6. Divide batter between the pans, filling a little more than half-way. Tap them on the counter to release air bubbles. Bake in the middle of the oven until a toothpick comes out clean: 1 hour to about 1 hour and 10 minutes. Cool layers completely in tins on a rack. Bake your cupcakes now, if desired.


7.Run a knife around the edges of the pan and invert the layers onto racks. Carefully peel off parchment and allow layers to cool completely before frosting. (Same with cupcakes: cool completely).

1. Finely chop the pound of chocolate. In a 1 or 2 quart saucepan, bring cream, sugar, and corn syrup to a boil over moderately low heat, whisking until sugar is dissolved. Remove pan from heat and add chocolate, whisking until melted. Cut in the butter and whisk until smooth and glossy. If needed, transfer frosting to a bowl and cool until spreading consistency. You may choose to refrigerate it for a few minutes. Place cake layer on cake plate, spread frosting between the layers and then over the top and sides, covering completely. Use remainder on cupcakes, or place in air-tight jar and it will keep up to a week in the refrigerator.

Curry for a Crowd


Spring is a busy time at my office. Many people put in a number of overtime hours, and because of this, we have Saturday lunch provided to those clocking time on the weekend. Usually, Saturday lunches involve catered sandwiches, or perhaps chain Mexican food.

However, over the past few months, my coworkers have realized that I like to cook. So, for a change, I decided that for the Saturday lunch I was in charge of organizing, I would cook something. It is still fairly cold in Canada, and a hot lunch on a grotty day is always appreciated.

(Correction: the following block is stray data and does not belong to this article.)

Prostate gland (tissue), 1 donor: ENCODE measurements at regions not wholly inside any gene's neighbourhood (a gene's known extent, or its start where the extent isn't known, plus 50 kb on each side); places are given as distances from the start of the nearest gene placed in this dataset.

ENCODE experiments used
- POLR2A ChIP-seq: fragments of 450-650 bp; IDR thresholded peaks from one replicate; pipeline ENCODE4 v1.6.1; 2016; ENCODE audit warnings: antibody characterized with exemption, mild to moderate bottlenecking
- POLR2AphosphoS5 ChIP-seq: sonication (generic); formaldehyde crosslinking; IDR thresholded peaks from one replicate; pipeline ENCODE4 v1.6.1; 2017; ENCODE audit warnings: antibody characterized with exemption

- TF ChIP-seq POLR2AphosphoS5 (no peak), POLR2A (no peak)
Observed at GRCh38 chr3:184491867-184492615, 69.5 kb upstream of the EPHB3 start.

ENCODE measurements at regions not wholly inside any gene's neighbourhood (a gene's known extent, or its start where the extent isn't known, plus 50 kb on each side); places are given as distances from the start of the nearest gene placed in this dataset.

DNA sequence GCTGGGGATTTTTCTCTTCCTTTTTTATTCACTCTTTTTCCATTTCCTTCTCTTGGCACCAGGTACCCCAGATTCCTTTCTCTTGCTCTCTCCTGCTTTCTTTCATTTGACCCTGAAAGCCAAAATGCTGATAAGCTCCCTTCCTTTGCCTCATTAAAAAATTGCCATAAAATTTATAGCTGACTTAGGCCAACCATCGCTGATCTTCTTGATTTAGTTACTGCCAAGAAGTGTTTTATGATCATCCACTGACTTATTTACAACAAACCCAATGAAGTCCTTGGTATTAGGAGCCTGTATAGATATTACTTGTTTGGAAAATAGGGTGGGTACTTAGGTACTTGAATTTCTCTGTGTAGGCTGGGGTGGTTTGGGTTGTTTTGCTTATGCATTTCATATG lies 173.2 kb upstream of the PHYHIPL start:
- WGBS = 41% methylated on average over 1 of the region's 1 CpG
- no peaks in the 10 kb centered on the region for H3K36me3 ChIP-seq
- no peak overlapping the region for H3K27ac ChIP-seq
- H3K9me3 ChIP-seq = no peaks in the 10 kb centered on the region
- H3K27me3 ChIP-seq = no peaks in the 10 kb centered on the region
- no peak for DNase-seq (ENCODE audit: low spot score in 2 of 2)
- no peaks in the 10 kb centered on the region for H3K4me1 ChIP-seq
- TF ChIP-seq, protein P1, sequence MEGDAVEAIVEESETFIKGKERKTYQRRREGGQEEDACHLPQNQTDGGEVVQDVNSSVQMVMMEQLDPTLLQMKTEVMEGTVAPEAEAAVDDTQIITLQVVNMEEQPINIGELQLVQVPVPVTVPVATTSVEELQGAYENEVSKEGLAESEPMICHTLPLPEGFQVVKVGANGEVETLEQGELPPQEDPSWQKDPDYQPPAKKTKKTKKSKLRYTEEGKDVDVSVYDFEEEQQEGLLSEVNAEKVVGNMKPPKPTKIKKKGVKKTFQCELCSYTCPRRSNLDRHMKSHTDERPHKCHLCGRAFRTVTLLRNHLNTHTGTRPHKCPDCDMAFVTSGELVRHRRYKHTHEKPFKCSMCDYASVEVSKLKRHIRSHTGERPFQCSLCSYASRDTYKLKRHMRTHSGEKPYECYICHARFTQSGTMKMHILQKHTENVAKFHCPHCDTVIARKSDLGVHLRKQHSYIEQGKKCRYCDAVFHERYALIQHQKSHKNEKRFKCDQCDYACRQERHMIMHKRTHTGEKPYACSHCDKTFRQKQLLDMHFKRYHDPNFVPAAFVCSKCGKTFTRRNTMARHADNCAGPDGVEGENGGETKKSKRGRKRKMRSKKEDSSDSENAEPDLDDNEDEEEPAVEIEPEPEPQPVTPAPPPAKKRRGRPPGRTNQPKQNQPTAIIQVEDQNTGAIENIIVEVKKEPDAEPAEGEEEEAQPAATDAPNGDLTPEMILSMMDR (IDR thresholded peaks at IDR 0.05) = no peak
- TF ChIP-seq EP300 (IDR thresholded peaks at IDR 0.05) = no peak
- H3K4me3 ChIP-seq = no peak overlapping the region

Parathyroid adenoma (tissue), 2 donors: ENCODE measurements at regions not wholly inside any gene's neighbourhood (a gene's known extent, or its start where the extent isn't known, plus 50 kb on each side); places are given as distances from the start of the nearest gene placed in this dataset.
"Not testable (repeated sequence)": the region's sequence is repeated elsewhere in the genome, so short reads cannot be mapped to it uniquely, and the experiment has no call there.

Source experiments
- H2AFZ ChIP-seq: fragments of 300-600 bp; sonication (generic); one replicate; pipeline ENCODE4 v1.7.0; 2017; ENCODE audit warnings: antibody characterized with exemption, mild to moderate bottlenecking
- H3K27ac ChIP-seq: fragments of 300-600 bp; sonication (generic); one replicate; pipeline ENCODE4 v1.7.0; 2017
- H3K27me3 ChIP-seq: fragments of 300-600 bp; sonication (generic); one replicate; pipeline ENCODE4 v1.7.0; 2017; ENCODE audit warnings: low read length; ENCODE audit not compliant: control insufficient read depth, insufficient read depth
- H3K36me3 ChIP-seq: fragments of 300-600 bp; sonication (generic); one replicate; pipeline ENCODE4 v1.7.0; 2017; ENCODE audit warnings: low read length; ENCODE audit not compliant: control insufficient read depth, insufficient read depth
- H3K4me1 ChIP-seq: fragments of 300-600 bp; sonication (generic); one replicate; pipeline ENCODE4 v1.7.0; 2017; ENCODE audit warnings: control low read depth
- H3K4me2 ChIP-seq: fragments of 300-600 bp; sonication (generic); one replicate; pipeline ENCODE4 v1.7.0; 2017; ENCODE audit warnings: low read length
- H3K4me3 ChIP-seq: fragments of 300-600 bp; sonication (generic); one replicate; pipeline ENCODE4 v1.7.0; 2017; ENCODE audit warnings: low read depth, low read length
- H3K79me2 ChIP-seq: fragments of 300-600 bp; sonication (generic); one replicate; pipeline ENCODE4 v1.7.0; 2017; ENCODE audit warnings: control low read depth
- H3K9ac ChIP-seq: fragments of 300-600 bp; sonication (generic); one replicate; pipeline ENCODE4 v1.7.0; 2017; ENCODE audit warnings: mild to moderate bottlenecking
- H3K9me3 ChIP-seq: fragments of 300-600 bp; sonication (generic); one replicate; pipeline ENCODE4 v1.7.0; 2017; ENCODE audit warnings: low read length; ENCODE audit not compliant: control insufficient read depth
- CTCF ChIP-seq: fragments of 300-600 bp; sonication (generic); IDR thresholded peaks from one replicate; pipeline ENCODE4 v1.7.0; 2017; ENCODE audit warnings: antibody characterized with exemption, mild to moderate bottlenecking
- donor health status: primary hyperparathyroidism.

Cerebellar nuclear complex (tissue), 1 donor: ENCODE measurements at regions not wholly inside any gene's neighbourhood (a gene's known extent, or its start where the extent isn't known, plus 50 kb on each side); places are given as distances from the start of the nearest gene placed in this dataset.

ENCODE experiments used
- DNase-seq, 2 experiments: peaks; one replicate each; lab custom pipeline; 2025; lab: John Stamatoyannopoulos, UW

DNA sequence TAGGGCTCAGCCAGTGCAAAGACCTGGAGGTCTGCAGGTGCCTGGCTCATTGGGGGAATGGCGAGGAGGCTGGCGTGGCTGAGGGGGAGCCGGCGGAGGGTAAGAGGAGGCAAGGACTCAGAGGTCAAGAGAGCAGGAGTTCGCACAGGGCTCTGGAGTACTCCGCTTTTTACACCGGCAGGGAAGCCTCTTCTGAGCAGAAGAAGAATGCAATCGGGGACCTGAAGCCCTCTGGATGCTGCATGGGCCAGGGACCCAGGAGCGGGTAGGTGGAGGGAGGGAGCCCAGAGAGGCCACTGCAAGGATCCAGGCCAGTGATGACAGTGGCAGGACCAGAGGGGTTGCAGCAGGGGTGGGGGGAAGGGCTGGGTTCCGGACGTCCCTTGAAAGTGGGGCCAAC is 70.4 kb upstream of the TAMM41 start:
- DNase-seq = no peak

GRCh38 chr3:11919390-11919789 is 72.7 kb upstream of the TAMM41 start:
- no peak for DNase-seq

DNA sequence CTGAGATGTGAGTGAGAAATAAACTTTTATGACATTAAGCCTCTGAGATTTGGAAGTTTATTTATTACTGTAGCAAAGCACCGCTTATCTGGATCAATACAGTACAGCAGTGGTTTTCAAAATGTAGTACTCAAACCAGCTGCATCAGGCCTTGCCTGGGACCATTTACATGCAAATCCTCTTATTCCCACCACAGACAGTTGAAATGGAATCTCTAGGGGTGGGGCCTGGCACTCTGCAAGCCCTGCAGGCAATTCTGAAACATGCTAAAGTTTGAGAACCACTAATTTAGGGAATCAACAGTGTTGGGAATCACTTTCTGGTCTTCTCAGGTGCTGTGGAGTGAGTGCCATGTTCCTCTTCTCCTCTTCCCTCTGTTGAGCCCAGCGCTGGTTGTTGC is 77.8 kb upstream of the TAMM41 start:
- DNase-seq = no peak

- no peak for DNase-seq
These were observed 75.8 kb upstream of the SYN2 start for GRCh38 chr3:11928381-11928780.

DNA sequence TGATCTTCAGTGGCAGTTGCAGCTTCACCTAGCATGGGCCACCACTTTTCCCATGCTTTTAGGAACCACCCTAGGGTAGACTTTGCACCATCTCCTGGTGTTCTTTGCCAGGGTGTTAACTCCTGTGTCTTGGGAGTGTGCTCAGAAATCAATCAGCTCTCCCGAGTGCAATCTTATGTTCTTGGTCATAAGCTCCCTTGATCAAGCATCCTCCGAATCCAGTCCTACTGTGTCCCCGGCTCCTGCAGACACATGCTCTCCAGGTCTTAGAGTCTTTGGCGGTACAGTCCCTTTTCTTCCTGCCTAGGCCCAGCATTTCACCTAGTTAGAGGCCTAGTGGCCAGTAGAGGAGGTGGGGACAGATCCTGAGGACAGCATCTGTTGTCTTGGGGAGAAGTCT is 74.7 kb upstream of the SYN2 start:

Because I would be cooking for close to two dozen people, and because our kitchen facilities are limited, I needed to make something that was crockpot-friendly. I decided on curry. It is filling. Fairly straightforward. And budget-friendly. Curry is an ideal entertaining food. It can sit on the stove and bubble away, flavours melding, as the host mingles with guests. Similarly, it can bubble away all morning while staff are busy working and don’t have time to stir every few minutes.

I made two curries for Saturday lunch. We have a gluten-free employee, so I easily adapted the recipes to accomodate that simply by swapping out standard vegetable and chicken stock to gluten-free stocks.

For inspiration, I looked to a Lentil and Sweet Potato Curry recipe on the BBC Good Food Guide website, and a new favourite of mine: Chicken Korma, which I have previously adapted to make just two servings for myself! I cut back on the heat of the recipes because we had some curry newbies at work that I did not want to scare away. In fact, one of the nicest compliments that I received from the lunch was from a co-worker who had never tried curry, convinced it was too “spicy,” yet she tried the lunch and enjoyed it immensely!